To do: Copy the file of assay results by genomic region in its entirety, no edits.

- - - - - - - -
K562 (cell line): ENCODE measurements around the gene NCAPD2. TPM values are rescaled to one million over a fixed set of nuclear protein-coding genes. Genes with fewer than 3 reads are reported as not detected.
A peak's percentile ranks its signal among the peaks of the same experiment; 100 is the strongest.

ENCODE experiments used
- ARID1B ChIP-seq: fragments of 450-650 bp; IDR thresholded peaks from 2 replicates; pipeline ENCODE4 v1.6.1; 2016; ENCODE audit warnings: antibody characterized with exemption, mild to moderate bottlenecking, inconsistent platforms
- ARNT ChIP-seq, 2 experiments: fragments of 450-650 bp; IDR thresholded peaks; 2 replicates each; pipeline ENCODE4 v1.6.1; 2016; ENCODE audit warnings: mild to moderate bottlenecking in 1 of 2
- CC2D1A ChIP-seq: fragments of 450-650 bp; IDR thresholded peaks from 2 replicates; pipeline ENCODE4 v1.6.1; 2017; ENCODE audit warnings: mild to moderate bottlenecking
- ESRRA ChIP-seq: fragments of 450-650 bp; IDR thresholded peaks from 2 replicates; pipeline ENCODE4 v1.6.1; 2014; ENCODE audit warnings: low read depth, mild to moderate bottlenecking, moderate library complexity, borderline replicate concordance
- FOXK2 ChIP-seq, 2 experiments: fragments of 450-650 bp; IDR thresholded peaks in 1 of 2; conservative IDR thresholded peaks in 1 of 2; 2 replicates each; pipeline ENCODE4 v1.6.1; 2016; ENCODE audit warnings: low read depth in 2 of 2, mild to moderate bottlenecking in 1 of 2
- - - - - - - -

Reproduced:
K562 (cell line): ENCODE measurements around the gene NCAPD2. TPM values are rescaled to one million over a fixed set of nuclear protein-coding genes. Genes with fewer than 3 reads are reported as not detected.
A peak's percentile ranks its signal among the peaks of the same experiment; 100 is the strongest.

ENCODE experiments used
- ARID1B ChIP-seq: fragments of 450-650 bp; IDR thresholded peaks from 2 replicates; pipeline ENCODE4 v1.6.1; 2016; ENCODE audit warnings: antibody characterized with exemption, mild to moderate bottlenecking, inconsistent platforms
- ARNT ChIP-seq, 2 experiments: fragments of 450-650 bp; IDR thresholded peaks; 2 replicates each; pipeline ENCODE4 v1.6.1; 2016; ENCODE audit warnings: mild to moderate bottlenecking in 1 of 2
- CC2D1A ChIP-seq: fragments of 450-650 bp; IDR thresholded peaks from 2 replicates; pipeline ENCODE4 v1.6.1; 2017; ENCODE audit warnings: mild to moderate bottlenecking
- ESRRA ChIP-seq: fragments of 450-650 bp; IDR thresholded peaks from 2 replicates; pipeline ENCODE4 v1.6.1; 2014; ENCODE audit warnings: low read depth, mild to moderate bottlenecking, moderate library complexity, borderline replicate concordance
- FOXK2 ChIP-seq, 2 experiments: fragments of 450-650 bp; IDR thresholded peaks in 1 of 2; conservative IDR thresholded peaks in 1 of 2; 2 replicates each; pipeline ENCODE4 v1.6.1; 2016; ENCODE audit warnings: low read depth in 2 of 2, mild to moderate bottlenecking in 1 of 2